Almost all of the kids I work with would benefit from support with their mental health. For some, it’s far more serious than that. I have one young person who hasn’t left their bedroom in a long time, they just won’t leave and there’s no real help available for them. Counselling costs £60 per hour in some cases and the authorities don’t have the budget and the young people don’t either. The problem really is on a different level. Yes, they can get their 6 free CAMHS sessions, but that doesn’t scratch the surface of the problems they are facing. Kids are dying and the care system has to rely on underfunded and overwhelmed charities.

 

What changes do you think need to be made?

We need to listen to people with lived experience, take the commercial out of the equation and make mental health support more accessible within the care sector. There needs to be more funding and support from central government, but we also need to look for more innovative and new solutions. The old way isn’t working, so why keep pushing in that direction?

There also needs to be more unity in the care sector, to strengthen it and knowledge of mental health should be mandatory. Professionals need to keep showing up for the kids in their care. They need to listen, believe and fight for them, even if that support is being brushed off. Mental health should also be spoken about openly and in a non-detrimental, non-judgemental way. I suffer with mental health. It’s hard to say but important to share.

 

What were the moments of hope for you, in your own mental health journey?

Any moments where my voice is powerful and being heard, whether that’s through my books, on advisory boards or at conferences. That gives me hope, not just for me, but for others like me. We are being heard. I like to galvanise people around me, invigorate them – once people hear these stories they want to get on board. They want to help. They want to make change. They believe that change can happen. That fills me with hope.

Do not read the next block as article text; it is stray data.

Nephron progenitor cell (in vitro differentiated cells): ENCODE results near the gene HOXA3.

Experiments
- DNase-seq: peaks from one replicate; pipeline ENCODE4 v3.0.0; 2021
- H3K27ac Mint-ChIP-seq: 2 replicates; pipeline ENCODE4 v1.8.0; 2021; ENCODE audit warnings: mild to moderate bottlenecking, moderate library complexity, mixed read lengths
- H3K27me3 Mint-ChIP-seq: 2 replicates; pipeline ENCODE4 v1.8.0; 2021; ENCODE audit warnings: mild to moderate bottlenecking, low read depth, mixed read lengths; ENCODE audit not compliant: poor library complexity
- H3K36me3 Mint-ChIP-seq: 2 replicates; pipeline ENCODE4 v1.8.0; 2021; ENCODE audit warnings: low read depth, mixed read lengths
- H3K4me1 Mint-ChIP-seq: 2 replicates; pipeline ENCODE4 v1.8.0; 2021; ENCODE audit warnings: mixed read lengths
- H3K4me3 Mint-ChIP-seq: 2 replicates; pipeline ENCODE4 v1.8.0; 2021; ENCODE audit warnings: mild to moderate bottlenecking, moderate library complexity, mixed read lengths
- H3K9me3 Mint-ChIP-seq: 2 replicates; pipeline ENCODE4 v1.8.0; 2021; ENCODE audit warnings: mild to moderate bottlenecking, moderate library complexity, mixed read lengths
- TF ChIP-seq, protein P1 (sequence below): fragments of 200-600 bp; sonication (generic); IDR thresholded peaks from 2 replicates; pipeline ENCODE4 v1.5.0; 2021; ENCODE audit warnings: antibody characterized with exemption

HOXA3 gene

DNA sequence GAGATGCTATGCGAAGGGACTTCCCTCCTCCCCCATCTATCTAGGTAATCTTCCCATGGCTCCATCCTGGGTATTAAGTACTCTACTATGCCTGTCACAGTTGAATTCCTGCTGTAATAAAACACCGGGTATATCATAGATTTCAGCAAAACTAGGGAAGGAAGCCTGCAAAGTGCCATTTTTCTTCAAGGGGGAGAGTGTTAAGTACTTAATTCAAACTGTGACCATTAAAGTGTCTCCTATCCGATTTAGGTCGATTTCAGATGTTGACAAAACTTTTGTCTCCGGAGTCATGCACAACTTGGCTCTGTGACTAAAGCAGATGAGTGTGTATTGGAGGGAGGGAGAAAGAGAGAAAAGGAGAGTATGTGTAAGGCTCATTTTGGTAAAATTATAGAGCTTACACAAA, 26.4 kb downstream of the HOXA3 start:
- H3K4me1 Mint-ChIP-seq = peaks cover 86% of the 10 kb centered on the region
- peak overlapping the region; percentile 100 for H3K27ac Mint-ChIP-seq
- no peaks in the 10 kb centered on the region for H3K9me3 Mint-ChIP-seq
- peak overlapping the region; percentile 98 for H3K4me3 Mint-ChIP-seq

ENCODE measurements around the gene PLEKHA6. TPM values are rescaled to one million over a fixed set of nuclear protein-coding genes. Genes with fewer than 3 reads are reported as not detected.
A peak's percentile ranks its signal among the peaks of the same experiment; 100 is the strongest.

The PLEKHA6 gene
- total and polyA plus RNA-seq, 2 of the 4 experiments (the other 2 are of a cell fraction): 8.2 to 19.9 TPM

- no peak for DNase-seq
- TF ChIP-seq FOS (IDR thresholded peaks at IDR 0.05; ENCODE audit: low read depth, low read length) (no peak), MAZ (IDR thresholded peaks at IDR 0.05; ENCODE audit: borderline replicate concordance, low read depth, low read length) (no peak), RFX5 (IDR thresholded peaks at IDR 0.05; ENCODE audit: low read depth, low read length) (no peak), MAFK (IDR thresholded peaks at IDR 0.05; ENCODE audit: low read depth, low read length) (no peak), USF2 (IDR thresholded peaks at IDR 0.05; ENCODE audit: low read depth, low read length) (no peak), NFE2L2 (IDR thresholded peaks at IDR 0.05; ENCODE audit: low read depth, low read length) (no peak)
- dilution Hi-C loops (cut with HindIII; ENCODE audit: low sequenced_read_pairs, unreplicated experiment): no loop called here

What advice would you give to someone struggling with their mental health?

A Lot of the young people I work with say to me ‘I’ve got nothing, no parents, what’s the point?’. I tell them that there are millionaires who are depressed . Your depression, your mental health issues, they are not preordained by your circumstances. It’s hard, but there is hope. For anyone struggling I would say don’t let it control you. Talk, seek help, don’t be afraid to question the way you are feeling, to say it. If you feel down, call it out, get it out there in a safe environment.

 

If you, today, could speak to yourself at your lowest point, what would you tell yourself?

That it’s going to be ok. It’s going to be a tough path full of debris and rubble, but you will get through it to the smooth end. I know from experience that when you’re young and feeling that way, it’s so difficult to see so far in the future, but nothing lasts forever.

Chris’ books Damaged and the State of It are available now from all good bookstores.